7 Where shall I go from your Spirit?
Or where shall I flee from your presence?
8 If I ascend to heaven, you are there!
13 Then Pilate said to him, “Do you not hear how many things they testify against you?” 14 But he gave him no answer, not even to a single charge, so that the governor was greatly amazed.
My reflection started with the reading from Joshua in which the only phrase that really jumped out at me was, “other gods.” I started to get tangled up in trying to read between the lines of what sounded like an abusive, authoritarian, ‘do-what-I-tell-you-or-else’ sort of God.
I kept coming back to the phrase “other gods.” I remembered my training as a novice in the Community of St. Francis all those years ago. I was encouraged to use a form of reflection on scripture that was derived from the Jungian practice of dream analysis in which all the elements of a given dream are imagined as parts or characteristics of the dreamer’s interior world. In this sort of reflection, the words of scripture are taken as a story set in our own internal landscape. I have always found this method useful.
In this Inland Territory, each thing described takes on an evocative aspect.
In the reading from the Psalm, God is everywhere in this land, and there is no place that we can go where God is not there.
In the reading from Joshua, in this Inner Land there are these elements: a land at rest from its enemies— a nation called “Promised” and “Israel”; a call to witness by an old wise man of authority; an inheritance; a war and occupation. There are also remnant nations; other people living in this land, who worship other gods.
There is a caution about following a Way and not straying from it, and a warning not to “mix” with the other nations ‘among you’; and advice not to mention their gods or bow down to them. There is a recommendation at the end and a warning: “Be very careful, therefore, to love the Lord your God. For if you turn back (emphasis mine) and cling to the remnant of these nations remaining among you and make marriages with them, so that you associate with them and they with you, know for certain that the Lord your God will no longer drive out these nations before you, but they shall be a snare and a trap for you, a whip on your sides and thorns in your eyes, until you perish from off this good ground that the Lord your God has given you.”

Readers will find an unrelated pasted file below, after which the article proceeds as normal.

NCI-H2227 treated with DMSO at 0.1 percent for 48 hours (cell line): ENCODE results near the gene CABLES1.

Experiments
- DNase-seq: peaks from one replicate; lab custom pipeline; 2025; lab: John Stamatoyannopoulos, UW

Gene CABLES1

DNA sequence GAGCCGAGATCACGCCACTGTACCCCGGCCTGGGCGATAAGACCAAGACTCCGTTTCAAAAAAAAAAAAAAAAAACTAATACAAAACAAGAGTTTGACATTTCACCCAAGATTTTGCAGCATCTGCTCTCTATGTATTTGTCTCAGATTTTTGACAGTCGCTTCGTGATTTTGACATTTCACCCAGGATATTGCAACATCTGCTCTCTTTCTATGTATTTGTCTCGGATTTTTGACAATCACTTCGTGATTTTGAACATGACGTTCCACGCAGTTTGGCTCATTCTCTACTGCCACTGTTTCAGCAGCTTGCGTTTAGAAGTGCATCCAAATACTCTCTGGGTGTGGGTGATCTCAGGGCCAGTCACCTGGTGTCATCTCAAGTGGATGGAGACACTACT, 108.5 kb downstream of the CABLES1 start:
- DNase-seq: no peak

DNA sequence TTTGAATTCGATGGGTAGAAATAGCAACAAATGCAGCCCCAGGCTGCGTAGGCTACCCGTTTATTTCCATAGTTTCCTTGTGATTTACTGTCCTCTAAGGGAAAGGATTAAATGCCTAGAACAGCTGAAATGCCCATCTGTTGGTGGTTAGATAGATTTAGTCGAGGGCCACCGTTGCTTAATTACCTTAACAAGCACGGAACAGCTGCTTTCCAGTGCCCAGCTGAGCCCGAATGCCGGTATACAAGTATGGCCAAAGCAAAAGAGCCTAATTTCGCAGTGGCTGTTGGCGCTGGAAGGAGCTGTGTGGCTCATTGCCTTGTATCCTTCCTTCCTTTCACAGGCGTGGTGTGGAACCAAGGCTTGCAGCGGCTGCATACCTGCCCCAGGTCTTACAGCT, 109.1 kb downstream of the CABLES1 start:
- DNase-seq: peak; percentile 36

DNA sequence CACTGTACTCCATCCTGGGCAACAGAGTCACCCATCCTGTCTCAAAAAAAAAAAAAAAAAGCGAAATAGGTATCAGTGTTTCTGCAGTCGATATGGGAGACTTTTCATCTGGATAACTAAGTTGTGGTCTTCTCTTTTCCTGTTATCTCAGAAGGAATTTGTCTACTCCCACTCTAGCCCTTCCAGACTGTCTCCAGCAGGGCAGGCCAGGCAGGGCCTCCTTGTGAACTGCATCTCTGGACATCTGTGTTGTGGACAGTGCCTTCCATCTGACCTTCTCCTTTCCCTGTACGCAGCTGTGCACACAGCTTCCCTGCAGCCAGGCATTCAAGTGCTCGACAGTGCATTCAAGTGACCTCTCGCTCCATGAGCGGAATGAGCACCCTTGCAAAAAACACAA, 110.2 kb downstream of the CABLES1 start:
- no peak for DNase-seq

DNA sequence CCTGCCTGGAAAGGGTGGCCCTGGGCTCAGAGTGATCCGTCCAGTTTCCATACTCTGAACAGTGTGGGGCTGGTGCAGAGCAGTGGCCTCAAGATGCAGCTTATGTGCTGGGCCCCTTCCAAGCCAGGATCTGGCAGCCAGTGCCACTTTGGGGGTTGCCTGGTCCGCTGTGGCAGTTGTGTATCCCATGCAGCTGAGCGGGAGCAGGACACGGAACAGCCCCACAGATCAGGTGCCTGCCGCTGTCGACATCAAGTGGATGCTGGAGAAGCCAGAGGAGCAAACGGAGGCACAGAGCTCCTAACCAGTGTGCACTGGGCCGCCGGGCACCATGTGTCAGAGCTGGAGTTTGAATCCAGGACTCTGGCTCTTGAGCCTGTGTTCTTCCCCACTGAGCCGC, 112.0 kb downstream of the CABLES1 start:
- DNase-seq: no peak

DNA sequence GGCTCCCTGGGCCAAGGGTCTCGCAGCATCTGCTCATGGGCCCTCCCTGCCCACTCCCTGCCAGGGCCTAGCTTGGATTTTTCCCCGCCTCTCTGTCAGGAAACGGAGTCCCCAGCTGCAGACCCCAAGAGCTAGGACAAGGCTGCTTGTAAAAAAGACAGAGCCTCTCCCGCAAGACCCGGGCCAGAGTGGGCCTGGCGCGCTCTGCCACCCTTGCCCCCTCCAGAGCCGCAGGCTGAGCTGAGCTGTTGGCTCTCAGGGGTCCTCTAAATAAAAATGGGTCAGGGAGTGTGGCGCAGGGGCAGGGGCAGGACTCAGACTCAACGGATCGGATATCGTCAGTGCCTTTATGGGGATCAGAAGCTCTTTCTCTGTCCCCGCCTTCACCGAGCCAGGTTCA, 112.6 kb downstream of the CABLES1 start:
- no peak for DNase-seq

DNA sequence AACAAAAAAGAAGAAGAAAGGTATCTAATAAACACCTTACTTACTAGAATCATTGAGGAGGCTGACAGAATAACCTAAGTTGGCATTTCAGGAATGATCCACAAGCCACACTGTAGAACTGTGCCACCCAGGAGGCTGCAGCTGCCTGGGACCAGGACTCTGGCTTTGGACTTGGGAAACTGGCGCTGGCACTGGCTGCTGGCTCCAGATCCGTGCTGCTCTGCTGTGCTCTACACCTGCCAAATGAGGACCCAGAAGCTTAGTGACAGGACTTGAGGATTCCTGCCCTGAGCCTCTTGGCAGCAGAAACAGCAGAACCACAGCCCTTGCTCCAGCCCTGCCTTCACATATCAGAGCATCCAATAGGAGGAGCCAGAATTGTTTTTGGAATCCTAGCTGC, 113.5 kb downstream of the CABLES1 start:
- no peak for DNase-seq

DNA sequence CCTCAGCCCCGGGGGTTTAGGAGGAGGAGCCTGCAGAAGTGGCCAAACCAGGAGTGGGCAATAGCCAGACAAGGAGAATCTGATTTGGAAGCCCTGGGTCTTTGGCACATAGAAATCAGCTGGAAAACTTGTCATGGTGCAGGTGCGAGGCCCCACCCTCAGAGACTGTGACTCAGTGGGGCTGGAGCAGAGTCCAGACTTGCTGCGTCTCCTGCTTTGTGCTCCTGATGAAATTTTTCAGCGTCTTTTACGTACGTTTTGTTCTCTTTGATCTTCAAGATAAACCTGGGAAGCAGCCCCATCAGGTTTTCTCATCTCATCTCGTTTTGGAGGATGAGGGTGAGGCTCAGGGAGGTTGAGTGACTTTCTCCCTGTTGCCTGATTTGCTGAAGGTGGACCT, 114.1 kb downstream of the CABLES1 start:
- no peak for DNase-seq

That changes the story.
Now I’m hearing a story about a Way of understanding. Within us are many nations, many Kingdoms other than God’s. We have traveled long and far within our own Inland Territory; we have grown old and wise; we have learned to rest from enemies. All this is kept safe by the promises between us and the Indwelling God. Our long expedition has taught us to be pathfinders, and there will always be the need to choose among many tangled paths.
So, within us we hear the voice of Old Wisdom reminding us that we know how to choose which Path. We know not to cling to anything but Love, and we know the consequences of clinging to anything that is not Love— we’ll get lost— and all the other nations will crowd in, pushing and pulling, with their nets and nooses. We’ll have branches whipping us and thorns clawing us, and the ground will not be firm and solid anymore. If that happens, we’ll be stuck and we’ll just struggle uselessly until we die.
Here’s the thing, though— the story is not about conquering nations, killing, or genocide—all those nations are still alive inside of us.
Those nations might have gods called Power, Status, Wealth, Glamor, or Rage, but if we hold on to our own God, whose name is Love, and we don’t accept marriage proposals from anyone whose name is Hate, Greed, Fear, Desire or Pride, then we’ll stay on our feet, and our feet on solid ground.